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ASUS is in the finishing stages of prepping a new range-leading GPS unit, says a new leak from GPSAndCo. The R700 will separate itself from other high-end mapping systems by relying on microSD cards for add-on storage instead of full-size SD. The change will let ASUS offer a full feature set while keeping the device just over half an inch thick with a 4.3-inch screen. New mapping software should be part of the package, according to the claim. The R700 should additionally become one of the few GPS devices with a Traffic Message Channel (TMC) receiver built-in, requiring only a subscription to receive real-time traffic warnings. MPEG-4 videos will also be playable from memory, as will AAC, MP3, and WMA music.
An ad for Best Buy's Thanksgiving deals has been posted online in advance of its street date, revealing some notable planned discounts. In the computer department, an eMachines desktop will be available for just $200 with a 17-inch LCD, while a pair of notebooks from Compaq and Sony will be only $400; under cameras, a Canon Digital Rebel XT with a 75-300mm lens is being priced at $550. Deals under the home theater department include a Toshiba HD-A3 player for $200, a 1080p Samsung Blu-Ray player for $400, and a 300W Harman receiver for $200. Finally, under video games, an Xbox 360 console is being bundled with Guitar Hero II (and its controller) for $350. See below for more listings. [via BlackFriday.info]
The Xbox 360 is likely to gain support for playing the long-requested DivX video format, a DivX official has inadvertently revealed at a JP Morgan conference. Company presenter Kevin Hell was apparently caught off-guard when asked about how the Xbox 360 would interact with Microsoft's update to its Windows Media Extender feature that provided DivX support, at first confirming the addition outright but backtracking to say only that DivX was holding "discussions with Microsoft" over the prospect. The addition would provide enthusiasts with native support for many of their videos without having to use special software on the Xbox itself or a nearby PC to transcode videos on the fly.
While Packard Bell has largely disappeared from the North American market, it is still very active in Europe, where it has introduced two new media players. At the fore is the Eclipse (right), the company's first player that handles both music and video. Aside from MP3, WAV and WMA audio, it supports MP4, WMV and XviD movie clips, which are played on a 2.2-inch screen with 65,000 colors. A lithium-ion battery should last through 22 hours of audio, but no video figures are available. The Eclipse comes in 2, 4 and 8GB sizes, and sports other lesser abilities such as voice recording and FM radio.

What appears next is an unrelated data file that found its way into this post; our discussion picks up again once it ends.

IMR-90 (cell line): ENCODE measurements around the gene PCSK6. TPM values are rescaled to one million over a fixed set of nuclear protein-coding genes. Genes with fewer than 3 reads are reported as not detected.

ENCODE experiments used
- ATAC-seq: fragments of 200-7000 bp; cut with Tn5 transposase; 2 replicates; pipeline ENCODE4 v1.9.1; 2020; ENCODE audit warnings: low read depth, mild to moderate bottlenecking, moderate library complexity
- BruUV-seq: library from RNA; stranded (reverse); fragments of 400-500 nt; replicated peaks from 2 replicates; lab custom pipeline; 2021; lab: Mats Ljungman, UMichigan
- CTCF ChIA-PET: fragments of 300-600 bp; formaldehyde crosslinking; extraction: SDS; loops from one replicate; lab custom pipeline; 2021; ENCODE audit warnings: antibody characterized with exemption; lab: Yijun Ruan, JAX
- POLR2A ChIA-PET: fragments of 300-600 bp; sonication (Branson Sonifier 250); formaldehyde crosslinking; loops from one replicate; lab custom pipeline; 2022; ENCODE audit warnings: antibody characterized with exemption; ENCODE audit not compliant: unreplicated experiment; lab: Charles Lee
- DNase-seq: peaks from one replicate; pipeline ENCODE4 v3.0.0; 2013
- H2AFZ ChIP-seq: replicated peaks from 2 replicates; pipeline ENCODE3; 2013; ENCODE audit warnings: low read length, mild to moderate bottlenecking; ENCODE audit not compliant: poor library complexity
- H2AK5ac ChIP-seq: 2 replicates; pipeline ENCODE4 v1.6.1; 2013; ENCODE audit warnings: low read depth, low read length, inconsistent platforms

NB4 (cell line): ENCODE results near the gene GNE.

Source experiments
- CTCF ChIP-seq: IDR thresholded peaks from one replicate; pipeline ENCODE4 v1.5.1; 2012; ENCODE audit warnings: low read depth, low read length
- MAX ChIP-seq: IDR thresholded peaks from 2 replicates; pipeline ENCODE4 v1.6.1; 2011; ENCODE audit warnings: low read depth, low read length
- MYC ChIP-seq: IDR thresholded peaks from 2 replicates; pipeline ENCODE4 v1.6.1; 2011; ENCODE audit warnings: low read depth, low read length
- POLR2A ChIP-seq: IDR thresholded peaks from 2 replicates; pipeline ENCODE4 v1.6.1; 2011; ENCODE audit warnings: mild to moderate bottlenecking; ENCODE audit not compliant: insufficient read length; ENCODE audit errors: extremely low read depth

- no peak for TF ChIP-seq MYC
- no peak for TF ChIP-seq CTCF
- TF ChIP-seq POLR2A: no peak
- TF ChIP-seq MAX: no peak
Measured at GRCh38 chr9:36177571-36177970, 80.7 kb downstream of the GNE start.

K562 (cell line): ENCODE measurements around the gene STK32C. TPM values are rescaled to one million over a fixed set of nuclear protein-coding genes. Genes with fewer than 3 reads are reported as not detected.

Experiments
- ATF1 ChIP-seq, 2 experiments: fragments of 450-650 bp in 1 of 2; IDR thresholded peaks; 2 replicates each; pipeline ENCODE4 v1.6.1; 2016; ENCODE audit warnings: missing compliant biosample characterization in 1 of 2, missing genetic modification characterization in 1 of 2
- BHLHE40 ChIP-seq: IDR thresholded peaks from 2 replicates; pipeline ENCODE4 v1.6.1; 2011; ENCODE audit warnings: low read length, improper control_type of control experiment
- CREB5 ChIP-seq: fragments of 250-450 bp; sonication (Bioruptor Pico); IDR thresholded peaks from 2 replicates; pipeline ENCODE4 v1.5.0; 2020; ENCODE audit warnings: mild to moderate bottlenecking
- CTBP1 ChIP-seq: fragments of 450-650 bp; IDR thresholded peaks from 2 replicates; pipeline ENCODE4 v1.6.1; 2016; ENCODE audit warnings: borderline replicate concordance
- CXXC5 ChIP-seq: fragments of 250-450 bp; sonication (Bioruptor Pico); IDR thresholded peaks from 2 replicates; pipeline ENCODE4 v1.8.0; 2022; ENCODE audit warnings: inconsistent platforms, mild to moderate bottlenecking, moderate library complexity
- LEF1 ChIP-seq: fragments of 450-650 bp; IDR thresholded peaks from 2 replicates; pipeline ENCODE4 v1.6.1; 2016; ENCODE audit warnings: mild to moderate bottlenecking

AMD hopes to boost the speed of its video cards by returning to the formula first seen in the years-old Rage Fury MAXX card, according to a purported leak of a presentation slide by the Inquirer. Radeon HD 3870 X2 would incorporate two chipsets on one board; although each would be clocked lower at a minimum 750MHz versus the 825MHz of the single-chip design, the pairing would improve performance dramatically without all of the expense or space consumption of two separate cards. Each Radeon chip would also have 512MB of memory to itself that would clock as high as 2.25GHz to ensure swift communication between both graphics units.
Nigerian elementary schools should still receive mainly Linux machines instead of Windows models when a large batch of Intel Classmate notebooks arrives, writes InfoWorld. Linux vendor Mandriva had signed a deal to provide support and a custom operating system to 17,000 Classmates for Nigeria, but the company deploying the computers for the government, Technology Support Center, at one point decided it would reformat the notebooks and install Windows XP.
Game peripheral designer Wolf King has developed a radically revised gaming keyboard that could be released soon, a new FCC filing shows. The new controller -- known so far only by its DK-2788UH codename -- would include the company's signature, circular first-person shooter key layout of the Wolf King Warrior but would add a similar pad to the right for typing. Gamers could chat with gamers or otherwise interact outside of the game without needing the bulk of a full-length keyboard.
Research in Motion this week sued rival cellphone manufacturer LG for trademark infringement in a Los Angeles court, claiming that several of the latter's phones are unfairly profiting from their similarity to the BlackBerry name. LG's style-oriented Black Label series of phones such as the Shine and specific Chocolate phone color schemes such as Black Cherry and Strawberry might cause confusion for buyers unaware of the difference, RIM says. The complaint would collect damages and also block LG from using the relevant names for its products. Though it is believed to be responsible for naming the Chocolate models, Verizon is not named in the lawsuit.
The new 40GB PlayStation 3 does use an improved version of the Cell processor, Sony Computer Entertainment head Kaz Hirai has confirmed in an interview. The company had issued conflicting messages about the console but now says that the new budget PS3 uses a processor made on a 65-nanometer process that both cuts down on power use and the need for active cooling. Even though the system's NVIDIA-made RSX graphics chip is still using older 90-nanometer technology, the improvement cuts peak power use from 380 watts to 280 and drops the volume 6 decibels to a quiet 30dB ideal for watching Blu-Ray movies, Hirai notes.
Nokia is poised to launch its N82 media phone as early as next week, according to a new teaser site for the Nseries line and official invitations. The cellphone maker intends to host events both at its headquarters in Espoo, Finland and in the Hollywood Hills area of Los Angeles that should introduce at least one new device expected to be a media-savvy companion to the gaming-focused N81.